Low light action shots

Discussion in 'Digital Photography' started by Martik, Dec 23, 2003.

  1. Martik

    Martik Guest

    Is there a method to capture low light action shots when the auto focus
    (Canon A60) is either too slow or requires several attempts to get a lock?
    Manual focus takes too long to set up and most pics are within 10ft.
     
    Martik, Dec 23, 2003
    #1
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  2. Some cameras have low light focus assist. Methods include a small lamp,
    an IR laser diode, and continuously firing the flash at low power. If
    your camera doesn't have low light assist then the only option is to add
    more light.
     
    Kevin McMurtrie, Dec 23, 2003
    #2
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  3. Not easy as you are limited by what the camera will do, some are better
    than others, I don't know about yours.

    After a number of years of doing weddings, dance competitions and sports
    before the days of auto-focus, I can say you can learn to pre-focus. Decide
    ahead of time what the distance will be. Set that distance and place
    yourself so the action will be that far away. Don't attempt to re-focus the
    camera. When needed, you move to keep the distance to the previously set
    distance.

    It sounds difficult and awkward, but after some practice, it becomes
    second nature and works well. I often use it today even with a fast
    operating auto focus as it works better.
     
    Joseph Meehan, Dec 23, 2003
    #3
  4. Martik

    Charlie Self Guest

    Pre-focus is a great solution, if...I used it for many years, shooting off-road
    and other motorcycling events. But AFAIK, it is dead worthless on a camera with
    auto focus that won't turn off. The camera will continue to hunt, regardless.
    The OP needs a camera that offers a decent manual focus.

    Another point: unless you're working with DSLRs, there will be no distance
    markings on the lens barrel to even give an approximation of the correct spot,
    so it becomes essential to be able to focus on some unmoving object much of the
    time. Then hold position and object in focus and all should be well.

    Charlie Self

    "Man is a reasoning rather than a reasonable animal."
    Alexander Hamilton

    http://hometown.aol.com/charliediy/myhomepage/business.html
     
    Charlie Self, Dec 23, 2003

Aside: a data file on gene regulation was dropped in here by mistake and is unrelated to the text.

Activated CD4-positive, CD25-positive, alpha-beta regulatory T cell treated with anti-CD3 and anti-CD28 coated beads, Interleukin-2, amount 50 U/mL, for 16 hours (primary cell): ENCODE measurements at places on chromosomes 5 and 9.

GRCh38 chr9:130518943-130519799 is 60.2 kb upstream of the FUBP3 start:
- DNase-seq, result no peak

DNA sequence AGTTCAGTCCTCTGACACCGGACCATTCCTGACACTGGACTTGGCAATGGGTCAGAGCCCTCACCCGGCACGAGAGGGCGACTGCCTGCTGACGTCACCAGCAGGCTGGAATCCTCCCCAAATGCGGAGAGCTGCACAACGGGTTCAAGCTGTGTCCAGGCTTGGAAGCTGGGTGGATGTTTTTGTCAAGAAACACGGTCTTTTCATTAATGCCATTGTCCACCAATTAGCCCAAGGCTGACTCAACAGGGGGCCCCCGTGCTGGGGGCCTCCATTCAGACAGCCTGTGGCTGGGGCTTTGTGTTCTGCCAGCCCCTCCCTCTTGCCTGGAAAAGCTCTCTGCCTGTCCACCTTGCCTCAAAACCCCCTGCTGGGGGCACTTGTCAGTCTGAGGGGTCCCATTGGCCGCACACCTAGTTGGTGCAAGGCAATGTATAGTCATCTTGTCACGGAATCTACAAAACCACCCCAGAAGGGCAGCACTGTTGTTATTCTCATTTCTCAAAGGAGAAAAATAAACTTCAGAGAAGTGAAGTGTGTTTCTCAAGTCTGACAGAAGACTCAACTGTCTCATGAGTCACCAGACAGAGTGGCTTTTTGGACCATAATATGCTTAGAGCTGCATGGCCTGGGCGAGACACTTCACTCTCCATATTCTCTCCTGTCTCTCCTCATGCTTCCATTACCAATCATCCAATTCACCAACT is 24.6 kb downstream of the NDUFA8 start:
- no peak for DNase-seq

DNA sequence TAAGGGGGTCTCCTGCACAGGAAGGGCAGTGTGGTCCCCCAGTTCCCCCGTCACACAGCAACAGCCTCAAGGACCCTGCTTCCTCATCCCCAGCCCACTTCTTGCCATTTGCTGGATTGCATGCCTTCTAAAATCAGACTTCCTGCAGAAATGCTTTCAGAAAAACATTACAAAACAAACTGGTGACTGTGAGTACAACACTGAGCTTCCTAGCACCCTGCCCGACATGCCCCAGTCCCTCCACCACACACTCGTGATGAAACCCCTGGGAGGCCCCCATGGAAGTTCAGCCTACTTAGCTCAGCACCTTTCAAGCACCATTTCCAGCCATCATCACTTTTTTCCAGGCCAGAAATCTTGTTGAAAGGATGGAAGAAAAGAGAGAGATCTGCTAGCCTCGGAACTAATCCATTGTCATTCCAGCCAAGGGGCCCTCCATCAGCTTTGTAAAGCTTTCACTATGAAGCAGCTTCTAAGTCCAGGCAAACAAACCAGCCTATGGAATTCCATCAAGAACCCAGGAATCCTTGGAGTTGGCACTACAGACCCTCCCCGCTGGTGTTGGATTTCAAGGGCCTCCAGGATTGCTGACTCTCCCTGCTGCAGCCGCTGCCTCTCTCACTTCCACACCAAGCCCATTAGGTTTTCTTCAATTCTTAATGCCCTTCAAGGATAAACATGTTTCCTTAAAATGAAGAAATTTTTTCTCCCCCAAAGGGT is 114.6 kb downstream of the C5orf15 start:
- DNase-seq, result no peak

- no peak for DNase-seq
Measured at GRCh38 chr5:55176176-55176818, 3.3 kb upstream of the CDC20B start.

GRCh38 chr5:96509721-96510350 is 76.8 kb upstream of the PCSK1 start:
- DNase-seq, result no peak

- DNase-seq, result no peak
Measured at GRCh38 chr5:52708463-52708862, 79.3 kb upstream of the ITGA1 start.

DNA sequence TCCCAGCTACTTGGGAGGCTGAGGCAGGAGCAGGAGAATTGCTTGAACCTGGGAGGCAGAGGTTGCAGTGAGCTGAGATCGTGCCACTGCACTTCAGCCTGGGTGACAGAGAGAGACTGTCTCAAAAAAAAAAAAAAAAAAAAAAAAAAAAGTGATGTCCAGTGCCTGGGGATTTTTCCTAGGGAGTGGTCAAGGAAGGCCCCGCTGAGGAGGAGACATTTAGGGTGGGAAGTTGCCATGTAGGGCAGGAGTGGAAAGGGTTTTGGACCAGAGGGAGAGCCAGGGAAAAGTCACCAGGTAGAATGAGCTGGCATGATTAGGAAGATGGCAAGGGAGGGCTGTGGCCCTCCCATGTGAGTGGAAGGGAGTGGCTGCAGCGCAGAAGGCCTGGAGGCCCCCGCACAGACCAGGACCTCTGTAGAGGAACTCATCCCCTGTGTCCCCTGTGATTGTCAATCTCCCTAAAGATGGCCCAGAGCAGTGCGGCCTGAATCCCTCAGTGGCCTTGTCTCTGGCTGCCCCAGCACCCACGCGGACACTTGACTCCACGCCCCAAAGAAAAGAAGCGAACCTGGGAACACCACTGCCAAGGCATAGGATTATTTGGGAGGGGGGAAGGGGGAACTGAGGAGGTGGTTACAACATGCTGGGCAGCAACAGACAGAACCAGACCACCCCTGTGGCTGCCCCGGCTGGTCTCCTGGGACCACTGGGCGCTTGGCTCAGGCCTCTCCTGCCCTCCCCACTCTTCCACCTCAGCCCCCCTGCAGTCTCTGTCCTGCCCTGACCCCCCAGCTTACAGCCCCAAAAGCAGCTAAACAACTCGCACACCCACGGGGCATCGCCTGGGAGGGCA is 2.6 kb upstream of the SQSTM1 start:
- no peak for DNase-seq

#4
  5. Martik

    gr Guest

    Sure. Put your camera into aperature priority and use F8 as the setting.
    Manually set focus to 3 feet or so, and then simply fire away using the
    flash. The huge depth of field at that f stop will mean all your pictures
    will be in focus, and since the action is close your flash should be strong
    enough to light it up.
     
    gr, Dec 23, 2003
    #5
  6. Martik

    Skee Guest

    Learn to live without all the auto crap, it's mainly intended for
    grandmothers who need a camera that will "always get the job done."
    For action sports shots I'm fond of an old Nikkor 200mm f/2 that is
    used wide open and with the D100 etc. it's like a 300. Some of these
    big Nikkors have preset focus adjustments (detents) that were used to
    set focus on specific targets (like first base, etc.) and you can do
    the same thing by learning to calibrate your wrist--hell, if a
    trombone player can do it, so can you.
     
    Skee, Dec 23, 2003
    #6
  7. Martik

    Lionel Guest

    When I'm using my little S30, I set focus on something that is at the
    right distance, but with more contrast than my real subject. Then I turn
    around & take my real shot. This works fairly well when there isn't
    enough light to get a good focus on the subject.
     
    Lionel, Dec 23, 2003
    #7
  8. And how does one use manual focus with large apertures for action shots
    within 10 feet? The Canon A60 doesn't have a focusing ring the size of
    a steering wheel. It uses electronic up/down buttons for manual
    adjustment.
     
    Kevin McMurtrie, Dec 24, 2003
    #8
  9. Martik

    Mark Johnson Guest

    It's the A60, not the d60, right?

    I've got a C5050 that fires off low light illumination for focusing.
    Doesn't the A60?
     
    Mark Johnson, Dec 24, 2003
    #9
  10. Martik

    stan Guest

    If you can anticipate your shots, then focus manually a few seconds before
    you intend to shoot a picture. For example, if you're shooting a basketball
    game, then focus on a spot on the court where the players are heading a
    few seconds before they get to that spot, then shoot.
     
    stan, Dec 27, 2003
    #10
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